Saturday, May 14, 2022

GO 128 enhancement for Commodore

 


One wonderful feature of the Commodore 128 was its compatibility with the Commodore 64.  It was an evolution of the Commodore 64 and still supported all the software and hardware from before.  For me it was a no-brainer to buy.  80 columns, plus new features, plus CP/M.   Adding a mouse, GEOS 128, REU 512K, and 3.5" floppy, and I thought it was the best place to be this side of heaven.

There were multiple ways to go into Commodore 64 mode.

  1. Start with a Commodore 64 cartridge
  2. Boot/reset with the Commodore key held
  3. Commodore 128 boot disk that switched to Commodore 64 mode
  4. Switch MMU to Commodore 64 mode
  5. GO 64 command
But the only way to get back into Commodore 128 BASIC 7.0 was to reset the system.

Fast forward a few decades or so, and now we can add GO commands to the other BASIC systems to switch between them.  Links: cross-platform source, Windows binary release.

How does it work?  This is emulation.  Sorry purists.   The Commodore 128 MMU was built so there is no going back out of C64 mode.  This was by design to keep 64 mode on the 128 very close to 100% compatibility.  But emulation?  Anything goes.  The GO command is hooked, the argument is checked for a number, and if the number is right, it goes to that Commodore model by restarting the emulation for that system.  And thus, when running the BASIC for one system, can quickly switch to another other system (or even reset the system) using the GO command.  It even prompts for amount of RAM to allocate (except 128 is fixed at 128).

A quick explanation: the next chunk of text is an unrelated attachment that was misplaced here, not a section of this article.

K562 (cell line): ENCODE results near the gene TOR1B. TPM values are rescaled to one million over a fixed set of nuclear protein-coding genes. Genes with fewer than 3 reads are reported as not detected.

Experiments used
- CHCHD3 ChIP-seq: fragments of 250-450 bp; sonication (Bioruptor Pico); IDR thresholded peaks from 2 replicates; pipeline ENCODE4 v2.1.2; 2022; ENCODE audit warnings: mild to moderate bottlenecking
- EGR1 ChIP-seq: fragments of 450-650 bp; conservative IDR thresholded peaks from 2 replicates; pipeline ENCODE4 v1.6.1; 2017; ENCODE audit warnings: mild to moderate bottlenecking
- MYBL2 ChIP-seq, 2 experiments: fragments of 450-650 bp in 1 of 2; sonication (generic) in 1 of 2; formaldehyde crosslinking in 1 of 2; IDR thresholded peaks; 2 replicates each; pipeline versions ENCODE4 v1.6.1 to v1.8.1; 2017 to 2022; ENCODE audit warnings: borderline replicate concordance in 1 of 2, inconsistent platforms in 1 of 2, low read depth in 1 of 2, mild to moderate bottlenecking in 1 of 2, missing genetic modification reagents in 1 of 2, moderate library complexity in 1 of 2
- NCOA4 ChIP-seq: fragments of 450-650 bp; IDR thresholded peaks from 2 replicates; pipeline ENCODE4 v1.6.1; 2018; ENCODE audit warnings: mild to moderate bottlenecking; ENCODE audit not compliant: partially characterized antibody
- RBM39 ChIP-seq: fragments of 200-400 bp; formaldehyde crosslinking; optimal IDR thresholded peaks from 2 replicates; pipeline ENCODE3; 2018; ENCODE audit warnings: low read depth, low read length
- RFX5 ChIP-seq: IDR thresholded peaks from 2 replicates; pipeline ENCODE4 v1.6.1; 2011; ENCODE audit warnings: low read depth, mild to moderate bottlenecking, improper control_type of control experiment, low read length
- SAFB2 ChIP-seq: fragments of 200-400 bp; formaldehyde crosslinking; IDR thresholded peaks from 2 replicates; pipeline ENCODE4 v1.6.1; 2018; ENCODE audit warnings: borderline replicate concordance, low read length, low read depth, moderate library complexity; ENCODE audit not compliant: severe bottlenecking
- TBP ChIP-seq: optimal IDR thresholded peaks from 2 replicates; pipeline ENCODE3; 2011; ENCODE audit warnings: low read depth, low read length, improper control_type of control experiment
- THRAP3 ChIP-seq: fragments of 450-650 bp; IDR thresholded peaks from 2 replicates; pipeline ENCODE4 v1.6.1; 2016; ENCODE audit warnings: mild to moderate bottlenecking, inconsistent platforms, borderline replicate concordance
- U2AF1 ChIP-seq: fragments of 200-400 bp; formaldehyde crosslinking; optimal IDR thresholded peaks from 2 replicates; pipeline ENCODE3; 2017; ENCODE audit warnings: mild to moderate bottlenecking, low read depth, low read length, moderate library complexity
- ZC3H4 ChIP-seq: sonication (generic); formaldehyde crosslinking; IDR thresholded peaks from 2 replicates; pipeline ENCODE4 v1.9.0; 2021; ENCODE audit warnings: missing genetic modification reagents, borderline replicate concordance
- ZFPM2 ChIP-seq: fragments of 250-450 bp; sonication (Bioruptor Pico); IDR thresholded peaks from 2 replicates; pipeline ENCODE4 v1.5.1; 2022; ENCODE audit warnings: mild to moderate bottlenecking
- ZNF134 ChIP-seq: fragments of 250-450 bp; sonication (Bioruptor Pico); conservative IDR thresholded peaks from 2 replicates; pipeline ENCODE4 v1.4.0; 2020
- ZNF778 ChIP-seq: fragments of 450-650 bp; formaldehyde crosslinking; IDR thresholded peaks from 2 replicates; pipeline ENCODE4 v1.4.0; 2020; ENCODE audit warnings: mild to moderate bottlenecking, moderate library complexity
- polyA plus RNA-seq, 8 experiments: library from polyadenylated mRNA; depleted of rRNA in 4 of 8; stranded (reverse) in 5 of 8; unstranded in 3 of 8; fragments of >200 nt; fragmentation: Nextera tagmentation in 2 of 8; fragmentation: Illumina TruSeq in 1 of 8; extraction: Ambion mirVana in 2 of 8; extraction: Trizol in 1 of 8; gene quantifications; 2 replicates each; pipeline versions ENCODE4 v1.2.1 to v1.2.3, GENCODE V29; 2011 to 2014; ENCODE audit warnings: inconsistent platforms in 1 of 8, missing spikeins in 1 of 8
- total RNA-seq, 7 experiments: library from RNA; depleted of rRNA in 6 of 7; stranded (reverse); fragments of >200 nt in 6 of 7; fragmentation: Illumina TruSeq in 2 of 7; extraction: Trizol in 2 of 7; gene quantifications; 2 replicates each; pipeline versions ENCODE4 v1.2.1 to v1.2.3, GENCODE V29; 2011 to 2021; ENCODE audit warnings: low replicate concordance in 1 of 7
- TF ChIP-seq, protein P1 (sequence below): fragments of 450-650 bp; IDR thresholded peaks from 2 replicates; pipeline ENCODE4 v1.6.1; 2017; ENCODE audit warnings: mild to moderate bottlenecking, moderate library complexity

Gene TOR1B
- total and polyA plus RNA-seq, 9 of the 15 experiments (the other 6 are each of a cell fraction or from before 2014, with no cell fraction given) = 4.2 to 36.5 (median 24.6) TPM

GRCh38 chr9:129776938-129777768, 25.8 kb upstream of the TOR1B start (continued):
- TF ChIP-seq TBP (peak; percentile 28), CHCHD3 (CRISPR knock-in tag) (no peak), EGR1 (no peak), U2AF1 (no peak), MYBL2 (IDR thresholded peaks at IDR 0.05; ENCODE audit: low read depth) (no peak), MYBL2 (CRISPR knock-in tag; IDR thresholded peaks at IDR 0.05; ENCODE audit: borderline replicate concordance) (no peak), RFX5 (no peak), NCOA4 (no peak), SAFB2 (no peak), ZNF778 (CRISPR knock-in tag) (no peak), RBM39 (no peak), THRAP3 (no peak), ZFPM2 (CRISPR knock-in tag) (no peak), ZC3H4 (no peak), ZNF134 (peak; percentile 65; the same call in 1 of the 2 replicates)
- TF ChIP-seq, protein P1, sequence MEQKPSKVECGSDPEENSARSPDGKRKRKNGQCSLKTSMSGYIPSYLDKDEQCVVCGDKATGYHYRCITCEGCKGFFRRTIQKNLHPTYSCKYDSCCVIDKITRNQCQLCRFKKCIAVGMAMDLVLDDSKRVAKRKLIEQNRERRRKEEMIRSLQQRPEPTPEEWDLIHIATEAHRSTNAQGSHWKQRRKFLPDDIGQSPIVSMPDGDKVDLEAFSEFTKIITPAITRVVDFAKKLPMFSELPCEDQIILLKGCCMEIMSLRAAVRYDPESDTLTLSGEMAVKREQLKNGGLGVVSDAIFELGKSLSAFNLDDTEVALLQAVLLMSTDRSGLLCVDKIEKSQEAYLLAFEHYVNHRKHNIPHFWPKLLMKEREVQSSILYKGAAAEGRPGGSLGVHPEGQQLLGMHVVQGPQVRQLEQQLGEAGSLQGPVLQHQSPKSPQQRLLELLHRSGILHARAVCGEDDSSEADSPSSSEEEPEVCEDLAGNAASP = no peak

PET 2001 2K to 64K supported 
Vic-20 5K to 39K supported in hardware supported increments, not all available to BASIC
64 RAM 3K to 64K supported not all available to BASIC
Commodore 16 and Plus/4 support 16K, 32K, or 64K
Commodore 128 fixed at 128K (KERNAL does not do RAM test) 

Limitations?  Oh, sorry.  This emulator is text only.  No full screen editor.  Doh!   No screen pokes either (well not displayed).  Nor PETSCII and commodore graphics characters.  But does support console history editor on Windows.   Linux and MAC builds (you can build from my open source project) provide only simple line editing capability.   Does provide accurate 6502/6510/8502 emulation, RAM banking, etc. according to the platform.   So pop into the MONITOR on C128 or C16, Plus/4, or SUPERMON on other platforms to write and edit machine code.   And because using console window, the text display size is not as limited, 88 columns for Vic-20 and 160 columns for C128.


Save and Load from .PRG is supported as well (except PET at this time, some other limitations).  Disk device is ignored, so defaults to local file system.  Even use absolute and relative paths.

So for simple programs, and just playing around in BASIC, it's not too bad.   Text background and foreground color for Vic-20 is enabled because that color palate is more compatible with the Windows console default colors.  Reverse text should work on all systems.  Home, clear, cursor positioning may work in programs only, not for editing.


Now prompts for RAM size going to 64


Going to Vic-20 from 64


Going to PET 2001 from Vic-20


Going to Plus/4 from Vic-20

Going to Commodore 16 from Plus/4



Going to 128 from Commodore 16

Resizable text console - 132x50 text screen on Commodore 128

Bil Herd, Ted/C128 hardware design project lead (left) and Dave Van Wagner, geek (right)


Links: 



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